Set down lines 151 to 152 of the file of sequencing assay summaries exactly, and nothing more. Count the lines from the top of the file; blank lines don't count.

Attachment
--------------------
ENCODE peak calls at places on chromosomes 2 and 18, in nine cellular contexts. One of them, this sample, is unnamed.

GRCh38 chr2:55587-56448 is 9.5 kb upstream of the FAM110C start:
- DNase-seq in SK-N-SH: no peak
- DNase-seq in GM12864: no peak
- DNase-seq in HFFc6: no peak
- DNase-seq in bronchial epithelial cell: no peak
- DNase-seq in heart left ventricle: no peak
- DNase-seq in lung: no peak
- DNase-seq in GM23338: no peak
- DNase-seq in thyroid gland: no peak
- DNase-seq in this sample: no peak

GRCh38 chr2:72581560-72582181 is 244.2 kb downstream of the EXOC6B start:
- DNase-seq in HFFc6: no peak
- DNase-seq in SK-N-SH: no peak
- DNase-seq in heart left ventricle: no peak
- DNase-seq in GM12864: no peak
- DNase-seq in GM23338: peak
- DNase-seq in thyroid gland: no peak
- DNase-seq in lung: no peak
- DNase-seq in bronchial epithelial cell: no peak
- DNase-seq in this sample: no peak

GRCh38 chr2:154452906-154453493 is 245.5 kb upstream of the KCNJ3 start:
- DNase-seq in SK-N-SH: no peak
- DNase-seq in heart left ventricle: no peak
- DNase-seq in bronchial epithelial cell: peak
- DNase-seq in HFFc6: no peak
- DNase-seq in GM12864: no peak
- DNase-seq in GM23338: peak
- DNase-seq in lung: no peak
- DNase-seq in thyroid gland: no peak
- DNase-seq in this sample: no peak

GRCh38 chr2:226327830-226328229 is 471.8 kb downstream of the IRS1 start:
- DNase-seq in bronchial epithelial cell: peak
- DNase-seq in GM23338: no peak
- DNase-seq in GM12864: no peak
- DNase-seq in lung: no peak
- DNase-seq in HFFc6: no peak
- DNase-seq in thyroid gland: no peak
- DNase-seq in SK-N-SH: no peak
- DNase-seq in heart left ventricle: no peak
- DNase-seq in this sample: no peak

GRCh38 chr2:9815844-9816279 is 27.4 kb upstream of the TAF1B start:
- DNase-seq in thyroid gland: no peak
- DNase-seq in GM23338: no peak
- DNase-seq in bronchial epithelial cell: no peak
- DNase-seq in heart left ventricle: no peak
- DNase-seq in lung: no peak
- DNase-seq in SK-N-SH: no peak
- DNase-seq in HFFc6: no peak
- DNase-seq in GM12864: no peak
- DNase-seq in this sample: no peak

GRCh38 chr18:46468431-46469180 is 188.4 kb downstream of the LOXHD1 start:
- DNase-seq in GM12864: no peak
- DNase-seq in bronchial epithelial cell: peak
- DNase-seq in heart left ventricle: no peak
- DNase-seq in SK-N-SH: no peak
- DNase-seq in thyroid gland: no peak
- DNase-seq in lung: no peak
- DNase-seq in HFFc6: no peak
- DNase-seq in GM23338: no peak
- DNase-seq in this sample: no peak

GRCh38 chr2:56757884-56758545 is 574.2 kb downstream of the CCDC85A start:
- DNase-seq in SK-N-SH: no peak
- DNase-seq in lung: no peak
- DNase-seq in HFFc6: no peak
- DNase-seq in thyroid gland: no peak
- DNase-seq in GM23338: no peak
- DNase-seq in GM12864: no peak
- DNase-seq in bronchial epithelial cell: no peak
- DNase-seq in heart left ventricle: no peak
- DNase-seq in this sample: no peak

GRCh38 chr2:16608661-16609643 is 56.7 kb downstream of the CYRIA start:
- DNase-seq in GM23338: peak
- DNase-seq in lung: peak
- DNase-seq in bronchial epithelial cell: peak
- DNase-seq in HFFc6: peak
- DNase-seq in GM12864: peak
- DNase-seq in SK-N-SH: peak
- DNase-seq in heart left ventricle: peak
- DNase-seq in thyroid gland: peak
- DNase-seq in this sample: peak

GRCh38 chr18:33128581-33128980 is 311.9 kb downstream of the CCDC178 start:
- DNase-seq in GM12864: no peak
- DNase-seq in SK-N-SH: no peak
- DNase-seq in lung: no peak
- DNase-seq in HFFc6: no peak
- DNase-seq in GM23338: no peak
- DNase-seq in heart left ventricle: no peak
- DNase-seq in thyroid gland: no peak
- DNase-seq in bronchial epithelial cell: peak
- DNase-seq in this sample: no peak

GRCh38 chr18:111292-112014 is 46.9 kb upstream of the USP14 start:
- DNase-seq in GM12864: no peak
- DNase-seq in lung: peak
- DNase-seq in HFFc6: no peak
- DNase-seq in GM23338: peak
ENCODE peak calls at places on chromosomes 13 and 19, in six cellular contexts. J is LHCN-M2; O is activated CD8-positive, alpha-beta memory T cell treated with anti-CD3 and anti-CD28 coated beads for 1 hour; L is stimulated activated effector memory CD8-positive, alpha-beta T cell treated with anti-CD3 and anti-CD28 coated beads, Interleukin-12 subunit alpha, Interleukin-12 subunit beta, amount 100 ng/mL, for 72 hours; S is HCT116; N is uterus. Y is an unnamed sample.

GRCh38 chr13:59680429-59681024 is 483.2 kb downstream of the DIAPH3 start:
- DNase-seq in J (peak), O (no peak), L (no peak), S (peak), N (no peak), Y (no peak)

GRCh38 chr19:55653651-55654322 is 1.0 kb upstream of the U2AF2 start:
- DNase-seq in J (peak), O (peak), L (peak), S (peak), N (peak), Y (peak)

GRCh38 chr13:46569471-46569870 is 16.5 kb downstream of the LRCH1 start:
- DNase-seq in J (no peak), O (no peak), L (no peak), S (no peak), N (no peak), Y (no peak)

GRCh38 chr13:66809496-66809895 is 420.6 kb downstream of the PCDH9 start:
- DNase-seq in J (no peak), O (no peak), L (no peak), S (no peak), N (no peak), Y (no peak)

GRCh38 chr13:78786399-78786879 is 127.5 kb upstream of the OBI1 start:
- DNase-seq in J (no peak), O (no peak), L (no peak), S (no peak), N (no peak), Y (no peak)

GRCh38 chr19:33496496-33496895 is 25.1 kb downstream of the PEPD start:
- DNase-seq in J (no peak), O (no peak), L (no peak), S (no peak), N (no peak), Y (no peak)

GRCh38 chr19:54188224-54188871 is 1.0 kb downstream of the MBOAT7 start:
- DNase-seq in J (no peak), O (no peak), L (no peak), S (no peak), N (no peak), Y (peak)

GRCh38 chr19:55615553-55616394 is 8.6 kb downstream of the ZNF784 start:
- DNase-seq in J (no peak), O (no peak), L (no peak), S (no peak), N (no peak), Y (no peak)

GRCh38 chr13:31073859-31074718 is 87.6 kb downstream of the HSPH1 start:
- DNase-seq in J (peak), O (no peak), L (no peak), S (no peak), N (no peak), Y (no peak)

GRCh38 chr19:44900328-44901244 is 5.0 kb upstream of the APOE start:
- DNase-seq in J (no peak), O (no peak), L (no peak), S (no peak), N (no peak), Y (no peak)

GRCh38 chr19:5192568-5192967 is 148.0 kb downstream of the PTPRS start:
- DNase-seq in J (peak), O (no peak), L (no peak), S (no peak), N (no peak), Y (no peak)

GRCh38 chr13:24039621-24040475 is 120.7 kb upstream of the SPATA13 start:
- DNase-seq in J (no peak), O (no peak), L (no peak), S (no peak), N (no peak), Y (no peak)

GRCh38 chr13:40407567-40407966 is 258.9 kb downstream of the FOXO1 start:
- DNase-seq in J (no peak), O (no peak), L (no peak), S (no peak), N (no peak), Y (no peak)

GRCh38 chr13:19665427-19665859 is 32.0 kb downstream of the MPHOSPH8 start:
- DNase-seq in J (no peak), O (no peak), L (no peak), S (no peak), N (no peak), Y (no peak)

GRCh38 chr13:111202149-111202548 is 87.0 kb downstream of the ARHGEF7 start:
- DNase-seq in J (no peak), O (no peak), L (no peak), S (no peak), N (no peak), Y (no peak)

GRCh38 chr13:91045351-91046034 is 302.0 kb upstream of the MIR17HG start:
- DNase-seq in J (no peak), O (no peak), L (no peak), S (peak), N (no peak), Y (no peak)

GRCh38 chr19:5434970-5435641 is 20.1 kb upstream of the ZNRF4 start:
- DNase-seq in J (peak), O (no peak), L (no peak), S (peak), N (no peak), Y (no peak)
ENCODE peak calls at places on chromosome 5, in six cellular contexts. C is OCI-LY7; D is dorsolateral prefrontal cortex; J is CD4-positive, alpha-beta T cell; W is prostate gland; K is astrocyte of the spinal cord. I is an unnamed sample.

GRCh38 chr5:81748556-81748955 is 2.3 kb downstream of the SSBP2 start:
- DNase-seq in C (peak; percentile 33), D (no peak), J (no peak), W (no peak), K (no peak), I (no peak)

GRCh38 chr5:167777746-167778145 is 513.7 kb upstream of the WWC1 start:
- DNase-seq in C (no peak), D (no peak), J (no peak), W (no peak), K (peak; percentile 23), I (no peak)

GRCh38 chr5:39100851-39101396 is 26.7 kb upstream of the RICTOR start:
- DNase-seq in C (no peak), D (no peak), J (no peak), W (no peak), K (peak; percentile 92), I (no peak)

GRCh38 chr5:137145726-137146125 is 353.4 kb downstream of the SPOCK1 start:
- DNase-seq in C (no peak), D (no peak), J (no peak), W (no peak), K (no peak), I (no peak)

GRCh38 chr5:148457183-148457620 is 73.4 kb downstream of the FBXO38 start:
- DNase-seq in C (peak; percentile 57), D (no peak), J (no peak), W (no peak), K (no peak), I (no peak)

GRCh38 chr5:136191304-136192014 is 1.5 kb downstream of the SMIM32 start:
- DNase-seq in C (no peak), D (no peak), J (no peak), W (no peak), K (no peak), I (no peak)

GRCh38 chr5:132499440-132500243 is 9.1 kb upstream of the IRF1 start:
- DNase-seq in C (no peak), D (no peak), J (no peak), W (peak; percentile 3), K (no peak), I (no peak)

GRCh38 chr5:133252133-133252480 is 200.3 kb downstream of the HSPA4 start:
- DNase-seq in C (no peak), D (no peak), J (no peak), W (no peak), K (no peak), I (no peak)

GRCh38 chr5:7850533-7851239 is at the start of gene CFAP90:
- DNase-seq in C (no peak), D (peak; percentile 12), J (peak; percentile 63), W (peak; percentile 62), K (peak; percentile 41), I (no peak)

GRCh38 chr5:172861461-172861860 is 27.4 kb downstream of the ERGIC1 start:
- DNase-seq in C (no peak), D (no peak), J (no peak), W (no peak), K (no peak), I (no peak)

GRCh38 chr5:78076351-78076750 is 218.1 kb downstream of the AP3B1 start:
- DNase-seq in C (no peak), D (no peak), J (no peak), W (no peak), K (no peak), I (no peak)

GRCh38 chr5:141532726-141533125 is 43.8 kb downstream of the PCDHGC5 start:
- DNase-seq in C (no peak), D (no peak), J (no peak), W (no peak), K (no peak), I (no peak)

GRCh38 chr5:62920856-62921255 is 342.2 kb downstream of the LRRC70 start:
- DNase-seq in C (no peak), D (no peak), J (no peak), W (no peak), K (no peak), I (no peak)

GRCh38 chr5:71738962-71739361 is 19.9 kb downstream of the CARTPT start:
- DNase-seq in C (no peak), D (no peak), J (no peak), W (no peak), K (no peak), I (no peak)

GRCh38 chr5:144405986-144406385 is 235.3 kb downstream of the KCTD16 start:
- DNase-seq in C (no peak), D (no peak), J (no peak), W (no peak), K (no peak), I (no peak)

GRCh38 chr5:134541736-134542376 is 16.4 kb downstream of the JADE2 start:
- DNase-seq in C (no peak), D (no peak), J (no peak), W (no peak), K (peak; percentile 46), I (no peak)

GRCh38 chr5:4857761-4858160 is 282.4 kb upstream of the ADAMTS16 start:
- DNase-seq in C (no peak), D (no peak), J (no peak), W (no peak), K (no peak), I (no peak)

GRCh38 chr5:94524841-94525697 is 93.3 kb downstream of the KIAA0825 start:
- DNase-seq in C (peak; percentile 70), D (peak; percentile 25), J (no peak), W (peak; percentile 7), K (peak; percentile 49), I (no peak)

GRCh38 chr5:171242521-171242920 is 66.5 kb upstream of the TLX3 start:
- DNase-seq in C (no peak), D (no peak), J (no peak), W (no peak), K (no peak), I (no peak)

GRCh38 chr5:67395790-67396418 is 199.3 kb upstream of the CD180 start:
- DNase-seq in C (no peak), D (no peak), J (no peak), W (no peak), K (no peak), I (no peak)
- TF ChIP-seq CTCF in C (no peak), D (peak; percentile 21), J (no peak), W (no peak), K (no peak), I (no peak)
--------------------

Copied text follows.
GRCh38 chr5:172861461-172861860 is 27.4 kb downstream of the ERGIC1 start:
- DNase-seq in C (no peak), D (no peak), J (no peak), W (no peak), K (no peak), I (no peak)